Over the past decade, Beijing has also restricted overseas NGOs from operating in the country and suppressed feminist and LGBTQ+ movements by arresting leading advocates.

China's #MeToo campaign

Huang emerged as a key voice for women's rights in China during the 2018 #MeToo movement, which originated in the United States — but unlike its Western counterpart, the Chinese campaign was initially introduced and promoted by university students who accused professors of sexual abuse and harassment.

Huang helped spark China's first #MeToo case in 2018 when she publicized allegations of sexual harassment made by a graduate student against her PhD supervisor at one of China's most prestigious universities.

Later, Huang collaborated with Wang to organize social gatherings for activists at his apartment in the southeastern Chinese city of Guanzhong.

China has #MeToo moment

Efforts to rebuild civil society

Wang wanted to rebuild the civil society community and provide support to young NGO workers and activists because many of them faced obstacles working in a highly censored environment.

Rio, a friend of the two activists who regularly attended the gatherings in Wang's apartment, told DW they never thought such informal events would be a problem to the Chinese government until a police raid.

Rio described how the attendees supported each other by sharing their work challenges, learning from guest speakers — and simply unwinding by playing board games together.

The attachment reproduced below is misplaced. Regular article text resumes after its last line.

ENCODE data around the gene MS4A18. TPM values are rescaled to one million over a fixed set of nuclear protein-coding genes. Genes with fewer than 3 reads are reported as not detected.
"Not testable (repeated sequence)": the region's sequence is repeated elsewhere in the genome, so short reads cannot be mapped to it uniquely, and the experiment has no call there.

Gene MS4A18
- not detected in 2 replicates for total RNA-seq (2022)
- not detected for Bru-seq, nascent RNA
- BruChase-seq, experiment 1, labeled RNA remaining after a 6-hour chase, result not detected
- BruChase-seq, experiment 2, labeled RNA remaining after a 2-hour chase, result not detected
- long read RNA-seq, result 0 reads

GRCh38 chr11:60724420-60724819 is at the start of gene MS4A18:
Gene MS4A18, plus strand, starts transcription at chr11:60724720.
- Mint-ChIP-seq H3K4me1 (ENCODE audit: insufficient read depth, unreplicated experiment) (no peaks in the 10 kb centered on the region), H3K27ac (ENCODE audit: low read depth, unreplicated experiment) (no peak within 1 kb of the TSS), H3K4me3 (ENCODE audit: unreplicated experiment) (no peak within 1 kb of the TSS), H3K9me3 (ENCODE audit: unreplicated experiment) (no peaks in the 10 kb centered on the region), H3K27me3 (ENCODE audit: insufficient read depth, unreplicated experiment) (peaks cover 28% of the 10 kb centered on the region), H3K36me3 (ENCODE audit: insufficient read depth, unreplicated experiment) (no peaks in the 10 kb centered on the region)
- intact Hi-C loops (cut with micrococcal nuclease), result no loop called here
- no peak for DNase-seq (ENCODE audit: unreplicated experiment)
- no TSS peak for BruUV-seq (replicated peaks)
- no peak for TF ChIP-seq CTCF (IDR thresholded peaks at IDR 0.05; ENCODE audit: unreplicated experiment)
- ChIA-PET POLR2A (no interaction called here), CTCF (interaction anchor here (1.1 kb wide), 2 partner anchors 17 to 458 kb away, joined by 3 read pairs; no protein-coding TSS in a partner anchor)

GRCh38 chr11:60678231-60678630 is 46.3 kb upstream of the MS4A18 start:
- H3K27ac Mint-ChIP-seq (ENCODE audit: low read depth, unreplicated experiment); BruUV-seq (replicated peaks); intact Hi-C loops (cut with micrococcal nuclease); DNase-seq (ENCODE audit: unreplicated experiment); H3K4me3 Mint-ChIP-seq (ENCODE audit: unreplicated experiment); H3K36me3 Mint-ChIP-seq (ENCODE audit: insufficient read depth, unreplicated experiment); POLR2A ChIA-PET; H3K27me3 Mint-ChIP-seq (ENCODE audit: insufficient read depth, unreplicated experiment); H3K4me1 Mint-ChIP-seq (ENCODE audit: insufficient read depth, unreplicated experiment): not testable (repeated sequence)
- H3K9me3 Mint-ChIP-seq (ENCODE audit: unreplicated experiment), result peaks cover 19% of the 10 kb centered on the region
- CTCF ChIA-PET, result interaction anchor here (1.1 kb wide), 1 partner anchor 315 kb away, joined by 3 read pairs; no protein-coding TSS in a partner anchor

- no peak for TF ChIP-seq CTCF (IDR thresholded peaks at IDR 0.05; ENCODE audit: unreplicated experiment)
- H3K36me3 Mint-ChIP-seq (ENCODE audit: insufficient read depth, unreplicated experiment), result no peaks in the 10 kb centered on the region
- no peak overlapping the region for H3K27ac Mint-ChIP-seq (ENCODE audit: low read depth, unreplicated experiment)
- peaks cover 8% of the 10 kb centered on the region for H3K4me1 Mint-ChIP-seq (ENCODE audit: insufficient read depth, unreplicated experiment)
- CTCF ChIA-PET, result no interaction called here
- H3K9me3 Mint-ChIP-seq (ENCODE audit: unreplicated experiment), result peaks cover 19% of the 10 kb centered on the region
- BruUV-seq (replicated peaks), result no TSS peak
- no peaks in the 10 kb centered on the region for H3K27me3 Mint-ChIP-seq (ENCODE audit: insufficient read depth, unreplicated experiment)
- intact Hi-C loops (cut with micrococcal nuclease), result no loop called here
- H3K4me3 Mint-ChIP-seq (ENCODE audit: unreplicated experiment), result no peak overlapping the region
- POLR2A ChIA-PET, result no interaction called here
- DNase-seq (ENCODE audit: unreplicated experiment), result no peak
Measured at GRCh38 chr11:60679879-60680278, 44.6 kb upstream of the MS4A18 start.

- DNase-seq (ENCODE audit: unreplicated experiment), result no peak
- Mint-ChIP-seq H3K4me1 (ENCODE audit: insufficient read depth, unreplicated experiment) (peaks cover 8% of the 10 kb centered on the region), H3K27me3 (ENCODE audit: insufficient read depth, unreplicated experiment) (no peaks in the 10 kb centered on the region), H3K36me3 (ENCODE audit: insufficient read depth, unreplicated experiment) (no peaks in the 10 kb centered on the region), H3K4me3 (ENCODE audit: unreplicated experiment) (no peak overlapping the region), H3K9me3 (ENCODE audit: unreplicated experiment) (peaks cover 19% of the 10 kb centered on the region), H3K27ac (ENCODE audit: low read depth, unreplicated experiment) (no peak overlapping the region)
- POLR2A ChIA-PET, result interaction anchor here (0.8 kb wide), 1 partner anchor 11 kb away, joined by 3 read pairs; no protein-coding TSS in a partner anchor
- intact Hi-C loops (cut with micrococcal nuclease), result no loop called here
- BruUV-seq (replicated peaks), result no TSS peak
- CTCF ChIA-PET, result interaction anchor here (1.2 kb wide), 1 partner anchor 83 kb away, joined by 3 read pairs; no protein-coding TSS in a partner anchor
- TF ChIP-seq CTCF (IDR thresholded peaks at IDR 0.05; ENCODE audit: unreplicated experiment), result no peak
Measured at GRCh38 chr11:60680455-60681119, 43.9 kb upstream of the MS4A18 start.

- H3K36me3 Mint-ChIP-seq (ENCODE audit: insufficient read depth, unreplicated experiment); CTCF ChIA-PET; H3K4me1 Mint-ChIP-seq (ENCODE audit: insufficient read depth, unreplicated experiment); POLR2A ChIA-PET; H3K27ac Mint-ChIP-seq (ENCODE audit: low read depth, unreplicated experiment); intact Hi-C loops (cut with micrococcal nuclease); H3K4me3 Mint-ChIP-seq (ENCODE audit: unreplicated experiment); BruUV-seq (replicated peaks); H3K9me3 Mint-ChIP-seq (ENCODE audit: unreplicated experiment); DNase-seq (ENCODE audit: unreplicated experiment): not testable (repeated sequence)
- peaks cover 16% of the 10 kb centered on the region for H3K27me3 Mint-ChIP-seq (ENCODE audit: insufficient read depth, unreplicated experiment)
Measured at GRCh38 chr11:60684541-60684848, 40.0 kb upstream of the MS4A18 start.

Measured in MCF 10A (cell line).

"It was not meant to criticize the government privately … it's a very constructive conversation," Rio said,  speaking under a pseudonym due to safety concerns.

Why does Beijing seem 'insecure' about social events?

It was not the first time Chinese authorities targeted people involved in social gatherings.

In 2019, dozens of lawyers and activists who attended a private meeting in Xiamen, a port city on the southeast coast of China, were also summoned and questioned by the police. Some of them were arrested and have remained incarcerated ever since.

Lü Pin, a Chinese feminist activist currently living in the United States, said this was a "preemptive measure" against dissidents or activists building connections with one another — which could form the foundation of social resistance in the future.

This kind of preventative suppression, Lü emphasized, has no legal basis since specific actions have not yet occurred. Unfortunately, in China, "such unlawful acts continue to happen."